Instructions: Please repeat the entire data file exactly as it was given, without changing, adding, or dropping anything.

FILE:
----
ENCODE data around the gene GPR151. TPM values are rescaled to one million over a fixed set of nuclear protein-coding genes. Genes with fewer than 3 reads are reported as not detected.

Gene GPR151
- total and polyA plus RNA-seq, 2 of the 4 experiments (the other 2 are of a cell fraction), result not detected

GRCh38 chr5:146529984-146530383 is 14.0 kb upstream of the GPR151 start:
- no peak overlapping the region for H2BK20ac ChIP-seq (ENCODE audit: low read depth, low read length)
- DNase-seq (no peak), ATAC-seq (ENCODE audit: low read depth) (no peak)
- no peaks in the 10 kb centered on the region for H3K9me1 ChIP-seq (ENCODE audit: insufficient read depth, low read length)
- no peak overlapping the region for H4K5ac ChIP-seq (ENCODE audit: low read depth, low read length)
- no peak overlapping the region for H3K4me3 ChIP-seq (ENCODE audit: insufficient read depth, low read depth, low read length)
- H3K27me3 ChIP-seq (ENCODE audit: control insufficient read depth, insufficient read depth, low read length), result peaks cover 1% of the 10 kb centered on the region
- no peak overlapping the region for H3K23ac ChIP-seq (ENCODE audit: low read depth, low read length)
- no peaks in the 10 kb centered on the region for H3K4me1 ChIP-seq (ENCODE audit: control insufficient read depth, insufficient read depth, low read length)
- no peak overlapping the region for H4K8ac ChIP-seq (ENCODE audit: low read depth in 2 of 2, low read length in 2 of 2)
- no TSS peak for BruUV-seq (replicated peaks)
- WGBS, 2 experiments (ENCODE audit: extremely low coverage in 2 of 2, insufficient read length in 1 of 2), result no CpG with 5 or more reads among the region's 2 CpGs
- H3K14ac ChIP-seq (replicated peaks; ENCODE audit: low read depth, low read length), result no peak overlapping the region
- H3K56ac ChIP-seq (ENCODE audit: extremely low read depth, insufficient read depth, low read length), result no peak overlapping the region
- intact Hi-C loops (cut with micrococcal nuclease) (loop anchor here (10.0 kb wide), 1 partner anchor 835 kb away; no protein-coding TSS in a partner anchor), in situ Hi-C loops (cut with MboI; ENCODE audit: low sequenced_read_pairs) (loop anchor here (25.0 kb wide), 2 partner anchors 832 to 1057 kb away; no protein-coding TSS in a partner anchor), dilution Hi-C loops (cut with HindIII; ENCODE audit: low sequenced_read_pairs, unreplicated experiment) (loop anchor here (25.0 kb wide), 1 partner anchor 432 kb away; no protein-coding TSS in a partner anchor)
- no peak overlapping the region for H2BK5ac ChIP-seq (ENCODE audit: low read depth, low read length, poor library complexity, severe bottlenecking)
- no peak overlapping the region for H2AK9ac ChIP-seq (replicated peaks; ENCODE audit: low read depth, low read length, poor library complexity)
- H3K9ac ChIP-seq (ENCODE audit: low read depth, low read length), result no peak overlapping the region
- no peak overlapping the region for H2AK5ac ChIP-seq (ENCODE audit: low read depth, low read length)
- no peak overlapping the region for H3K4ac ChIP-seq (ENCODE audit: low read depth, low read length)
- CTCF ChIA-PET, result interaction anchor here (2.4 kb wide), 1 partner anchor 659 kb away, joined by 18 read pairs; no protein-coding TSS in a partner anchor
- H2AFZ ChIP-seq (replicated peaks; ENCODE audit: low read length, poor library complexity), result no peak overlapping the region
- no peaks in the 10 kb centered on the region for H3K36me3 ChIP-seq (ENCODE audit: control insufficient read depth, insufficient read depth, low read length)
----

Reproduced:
ENCODE data around the gene GPR151. TPM values are rescaled to one million over a fixed set of nuclear protein-coding genes. Genes with fewer than 3 reads are reported as not detected.

Gene GPR151
- total and polyA plus RNA-seq, 2 of the 4 experiments (the other 2 are of a cell fraction), result not detected

GRCh38 chr5:146529984-146530383 is 14.0 kb upstream of the GPR151 start:
- no peak overlapping the region for H2BK20ac ChIP-seq (ENCODE audit: low read depth, low read length)
- DNase-seq (no peak), ATAC-seq (ENCODE audit: low read depth) (no peak)
- no peaks in the 10 kb centered on the region for H3K9me1 ChIP-seq (ENCODE audit: insufficient read depth, low read length)
- no peak overlapping the region for H4K5ac ChIP-seq (ENCODE audit: low read depth, low read length)
- no peak overlapping the region for H3K4me3 ChIP-seq (ENCODE audit: insufficient read depth, low read depth, low read length)
- H3K27me3 ChIP-seq (ENCODE audit: control insufficient read depth, insufficient read depth, low read length), result peaks cover 1% of the 10 kb centered on the region
- no peak overlapping the region for H3K23ac ChIP-seq (ENCODE audit: low read depth, low read length)
- no peaks in the 10 kb centered on the region for H3K4me1 ChIP-seq (ENCODE audit: control insufficient read depth, insufficient read depth, low read length)
- no peak overlapping the region for H4K8ac ChIP-seq (ENCODE audit: low read depth in 2 of 2, low read length in 2 of 2)
- no TSS peak for BruUV-seq (replicated peaks)
- WGBS, 2 experiments (ENCODE audit: extremely low coverage in 2 of 2, insufficient read length in 1 of 2), result no CpG with 5 or more reads among the region's 2 CpGs
- H3K14ac ChIP-seq (replicated peaks; ENCODE audit: low read depth, low read length), result no peak overlapping the region
- H3K56ac ChIP-seq (ENCODE audit: extremely low read depth, insufficient read depth, low read length), result no peak overlapping the region
- intact Hi-C loops (cut with micrococcal nuclease) (loop anchor here (10.0 kb wide), 1 partner anchor 835 kb away; no protein-coding TSS in a partner anchor), in situ Hi-C loops (cut with MboI; ENCODE audit: low sequenced_read_pairs) (loop anchor here (25.0 kb wide), 2 partner anchors 832 to 1057 kb away; no protein-coding TSS in a partner anchor), dilution Hi-C loops (cut with HindIII; ENCODE audit: low sequenced_read_pairs, unreplicated experiment) (loop anchor here (25.0 kb wide), 1 partner anchor 432 kb away; no protein-coding TSS in a partner anchor)
- no peak overlapping the region for H2BK5ac ChIP-seq (ENCODE audit: low read depth, low read length, poor library complexity, severe bottlenecking)
- no peak overlapping the region for H2AK9ac ChIP-seq (replicated peaks; ENCODE audit: low read depth, low read length, poor library complexity)
- H3K9ac ChIP-seq (ENCODE audit: low read depth, low read length), result no peak overlapping the region
- no peak overlapping the region for H2AK5ac ChIP-seq (ENCODE audit: low read depth, low read length)
- no peak overlapping the region for H3K4ac ChIP-seq (ENCODE audit: low read depth, low read length)
- CTCF ChIA-PET, result interaction anchor here (2.4 kb wide), 1 partner anchor 659 kb away, joined by 18 read pairs; no protein-coding TSS in a partner anchor
- H2AFZ ChIP-seq (replicated peaks; ENCODE audit: low read length, poor library complexity), result no peak overlapping the region
- no peaks in the 10 kb centered on the region for H3K36me3 ChIP-seq (ENCODE audit: control insufficient read depth, insufficient read depth, low read length)